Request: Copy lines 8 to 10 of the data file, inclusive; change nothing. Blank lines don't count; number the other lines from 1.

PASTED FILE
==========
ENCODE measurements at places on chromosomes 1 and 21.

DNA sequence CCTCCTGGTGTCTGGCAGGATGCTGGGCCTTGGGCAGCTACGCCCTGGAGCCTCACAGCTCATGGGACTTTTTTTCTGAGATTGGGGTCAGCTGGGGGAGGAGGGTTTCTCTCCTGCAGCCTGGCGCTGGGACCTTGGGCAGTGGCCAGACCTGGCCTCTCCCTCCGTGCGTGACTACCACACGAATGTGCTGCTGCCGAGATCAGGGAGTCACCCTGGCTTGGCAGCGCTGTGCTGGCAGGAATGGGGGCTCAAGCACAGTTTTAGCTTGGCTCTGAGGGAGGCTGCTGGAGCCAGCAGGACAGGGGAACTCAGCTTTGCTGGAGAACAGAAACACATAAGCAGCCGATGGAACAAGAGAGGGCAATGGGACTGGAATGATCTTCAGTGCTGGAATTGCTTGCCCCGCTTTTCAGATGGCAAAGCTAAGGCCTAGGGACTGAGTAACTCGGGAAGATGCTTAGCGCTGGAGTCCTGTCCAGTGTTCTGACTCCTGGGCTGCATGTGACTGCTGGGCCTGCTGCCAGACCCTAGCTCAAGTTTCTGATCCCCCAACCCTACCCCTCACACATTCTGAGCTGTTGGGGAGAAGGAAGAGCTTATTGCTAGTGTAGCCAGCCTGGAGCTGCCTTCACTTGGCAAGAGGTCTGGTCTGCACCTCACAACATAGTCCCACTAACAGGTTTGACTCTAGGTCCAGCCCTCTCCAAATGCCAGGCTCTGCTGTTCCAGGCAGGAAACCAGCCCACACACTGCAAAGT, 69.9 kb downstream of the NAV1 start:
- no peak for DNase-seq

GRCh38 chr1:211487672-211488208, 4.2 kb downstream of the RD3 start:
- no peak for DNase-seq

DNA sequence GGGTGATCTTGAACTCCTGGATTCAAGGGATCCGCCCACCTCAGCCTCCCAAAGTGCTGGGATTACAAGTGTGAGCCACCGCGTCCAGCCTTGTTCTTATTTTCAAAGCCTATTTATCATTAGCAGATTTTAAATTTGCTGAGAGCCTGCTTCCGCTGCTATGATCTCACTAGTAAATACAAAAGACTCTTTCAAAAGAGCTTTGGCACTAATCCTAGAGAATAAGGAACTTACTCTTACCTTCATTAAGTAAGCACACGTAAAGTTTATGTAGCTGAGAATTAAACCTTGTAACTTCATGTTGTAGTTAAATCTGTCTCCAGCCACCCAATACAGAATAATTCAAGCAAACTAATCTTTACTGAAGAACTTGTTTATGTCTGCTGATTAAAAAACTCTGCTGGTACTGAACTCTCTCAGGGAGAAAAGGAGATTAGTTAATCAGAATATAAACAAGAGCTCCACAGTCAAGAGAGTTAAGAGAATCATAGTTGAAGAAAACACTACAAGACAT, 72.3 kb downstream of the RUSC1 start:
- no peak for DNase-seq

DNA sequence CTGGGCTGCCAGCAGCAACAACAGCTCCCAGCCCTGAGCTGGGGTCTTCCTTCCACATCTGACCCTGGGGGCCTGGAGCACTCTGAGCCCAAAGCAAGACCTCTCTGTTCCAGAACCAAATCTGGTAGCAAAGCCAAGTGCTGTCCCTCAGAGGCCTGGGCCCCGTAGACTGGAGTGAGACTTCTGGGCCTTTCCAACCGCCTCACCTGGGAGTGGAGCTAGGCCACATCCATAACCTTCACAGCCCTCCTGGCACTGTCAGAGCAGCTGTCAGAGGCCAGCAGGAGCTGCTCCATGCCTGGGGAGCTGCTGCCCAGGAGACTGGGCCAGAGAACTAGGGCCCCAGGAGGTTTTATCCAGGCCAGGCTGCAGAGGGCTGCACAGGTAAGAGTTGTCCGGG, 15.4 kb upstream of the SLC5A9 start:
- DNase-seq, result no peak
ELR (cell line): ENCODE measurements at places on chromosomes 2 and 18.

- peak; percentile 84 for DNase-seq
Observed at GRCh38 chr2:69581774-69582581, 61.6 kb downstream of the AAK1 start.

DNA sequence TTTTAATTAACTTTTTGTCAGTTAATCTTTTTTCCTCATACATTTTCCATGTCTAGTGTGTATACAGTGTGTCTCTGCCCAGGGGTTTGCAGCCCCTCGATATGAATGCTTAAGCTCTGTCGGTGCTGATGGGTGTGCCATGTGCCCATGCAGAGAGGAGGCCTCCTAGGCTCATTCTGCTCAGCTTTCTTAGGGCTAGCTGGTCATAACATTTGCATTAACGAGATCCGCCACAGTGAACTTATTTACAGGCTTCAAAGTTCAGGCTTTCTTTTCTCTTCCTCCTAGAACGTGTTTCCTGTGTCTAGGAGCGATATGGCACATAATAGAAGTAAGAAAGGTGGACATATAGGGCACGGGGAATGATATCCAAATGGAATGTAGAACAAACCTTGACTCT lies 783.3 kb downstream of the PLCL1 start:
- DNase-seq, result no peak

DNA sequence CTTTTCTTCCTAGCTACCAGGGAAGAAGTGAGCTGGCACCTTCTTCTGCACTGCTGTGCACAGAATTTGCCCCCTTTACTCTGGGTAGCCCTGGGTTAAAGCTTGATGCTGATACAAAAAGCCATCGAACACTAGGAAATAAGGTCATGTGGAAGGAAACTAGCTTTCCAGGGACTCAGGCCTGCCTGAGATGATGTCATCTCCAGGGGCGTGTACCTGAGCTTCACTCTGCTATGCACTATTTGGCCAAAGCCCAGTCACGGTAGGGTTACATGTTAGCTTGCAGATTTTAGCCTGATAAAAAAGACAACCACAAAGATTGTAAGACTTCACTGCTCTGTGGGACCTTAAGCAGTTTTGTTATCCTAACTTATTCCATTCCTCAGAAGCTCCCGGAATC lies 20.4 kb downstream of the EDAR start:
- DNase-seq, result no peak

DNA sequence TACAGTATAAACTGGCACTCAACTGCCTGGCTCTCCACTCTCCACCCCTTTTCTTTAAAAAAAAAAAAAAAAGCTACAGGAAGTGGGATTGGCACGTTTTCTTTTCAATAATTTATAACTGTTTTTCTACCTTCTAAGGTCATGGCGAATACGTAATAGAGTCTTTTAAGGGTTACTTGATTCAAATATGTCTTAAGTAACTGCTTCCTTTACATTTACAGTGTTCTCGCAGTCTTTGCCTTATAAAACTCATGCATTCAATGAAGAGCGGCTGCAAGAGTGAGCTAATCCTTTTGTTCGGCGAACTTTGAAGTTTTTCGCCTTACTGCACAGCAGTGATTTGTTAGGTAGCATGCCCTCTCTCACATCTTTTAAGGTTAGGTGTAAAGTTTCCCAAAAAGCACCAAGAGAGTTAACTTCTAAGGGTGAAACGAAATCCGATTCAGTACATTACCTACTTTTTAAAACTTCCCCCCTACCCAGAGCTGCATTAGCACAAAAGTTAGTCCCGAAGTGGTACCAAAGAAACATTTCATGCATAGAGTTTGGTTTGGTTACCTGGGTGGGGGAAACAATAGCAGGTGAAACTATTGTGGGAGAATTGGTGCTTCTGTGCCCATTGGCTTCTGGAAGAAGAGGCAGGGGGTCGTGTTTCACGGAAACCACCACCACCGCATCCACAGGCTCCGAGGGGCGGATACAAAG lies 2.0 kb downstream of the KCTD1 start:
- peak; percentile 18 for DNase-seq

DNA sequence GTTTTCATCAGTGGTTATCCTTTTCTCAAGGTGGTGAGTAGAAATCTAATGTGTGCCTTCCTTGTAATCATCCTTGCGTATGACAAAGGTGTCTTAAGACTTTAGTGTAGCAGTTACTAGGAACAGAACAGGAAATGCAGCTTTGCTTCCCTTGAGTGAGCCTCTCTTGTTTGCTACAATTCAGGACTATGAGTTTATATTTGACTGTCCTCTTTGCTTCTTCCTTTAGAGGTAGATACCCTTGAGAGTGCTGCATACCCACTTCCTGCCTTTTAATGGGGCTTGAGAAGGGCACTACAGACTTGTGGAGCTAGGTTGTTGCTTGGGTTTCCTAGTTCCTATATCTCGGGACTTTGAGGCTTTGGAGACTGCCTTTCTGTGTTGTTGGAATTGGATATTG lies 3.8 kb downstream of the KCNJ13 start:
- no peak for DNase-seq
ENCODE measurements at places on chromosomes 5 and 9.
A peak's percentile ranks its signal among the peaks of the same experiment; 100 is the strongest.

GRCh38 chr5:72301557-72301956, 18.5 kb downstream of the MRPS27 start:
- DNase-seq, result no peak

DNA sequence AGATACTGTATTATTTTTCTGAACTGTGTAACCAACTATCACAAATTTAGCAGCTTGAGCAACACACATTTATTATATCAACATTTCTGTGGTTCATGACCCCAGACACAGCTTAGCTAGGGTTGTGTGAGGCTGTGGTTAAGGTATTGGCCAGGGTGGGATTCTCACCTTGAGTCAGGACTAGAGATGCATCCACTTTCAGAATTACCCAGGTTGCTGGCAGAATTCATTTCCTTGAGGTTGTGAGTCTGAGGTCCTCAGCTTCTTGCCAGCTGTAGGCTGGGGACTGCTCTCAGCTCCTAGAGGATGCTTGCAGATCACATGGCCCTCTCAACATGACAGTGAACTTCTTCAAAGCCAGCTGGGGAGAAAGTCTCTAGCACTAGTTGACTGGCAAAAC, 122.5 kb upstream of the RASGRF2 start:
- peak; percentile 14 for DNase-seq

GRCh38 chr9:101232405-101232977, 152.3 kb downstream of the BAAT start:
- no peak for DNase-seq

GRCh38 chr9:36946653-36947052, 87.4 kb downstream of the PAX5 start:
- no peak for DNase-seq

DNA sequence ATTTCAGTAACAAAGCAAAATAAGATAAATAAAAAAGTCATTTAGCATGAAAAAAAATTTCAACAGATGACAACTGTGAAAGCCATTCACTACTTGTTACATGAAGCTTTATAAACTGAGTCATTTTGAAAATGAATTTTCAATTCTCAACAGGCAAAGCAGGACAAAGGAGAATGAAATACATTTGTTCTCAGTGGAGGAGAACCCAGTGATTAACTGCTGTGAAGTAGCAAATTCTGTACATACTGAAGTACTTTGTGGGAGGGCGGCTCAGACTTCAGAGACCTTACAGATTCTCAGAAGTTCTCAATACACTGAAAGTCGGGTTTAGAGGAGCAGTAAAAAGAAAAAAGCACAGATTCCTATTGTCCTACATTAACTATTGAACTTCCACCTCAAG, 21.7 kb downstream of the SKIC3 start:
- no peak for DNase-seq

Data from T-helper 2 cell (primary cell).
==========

DNA sequence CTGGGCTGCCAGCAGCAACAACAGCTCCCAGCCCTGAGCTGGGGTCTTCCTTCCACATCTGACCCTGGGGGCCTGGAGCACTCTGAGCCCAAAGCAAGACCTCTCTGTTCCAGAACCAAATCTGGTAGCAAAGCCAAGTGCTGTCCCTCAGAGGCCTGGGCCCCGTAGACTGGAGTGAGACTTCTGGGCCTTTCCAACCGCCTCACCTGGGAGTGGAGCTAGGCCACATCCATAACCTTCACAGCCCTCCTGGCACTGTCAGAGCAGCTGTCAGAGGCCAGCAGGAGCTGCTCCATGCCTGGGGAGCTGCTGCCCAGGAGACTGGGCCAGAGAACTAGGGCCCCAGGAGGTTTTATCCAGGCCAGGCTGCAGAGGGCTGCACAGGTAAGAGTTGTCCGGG, 15.4 kb upstream of the SLC5A9 start:
- DNase-seq, result no peak
ELR (cell line): ENCODE measurements at places on chromosomes 2 and 18.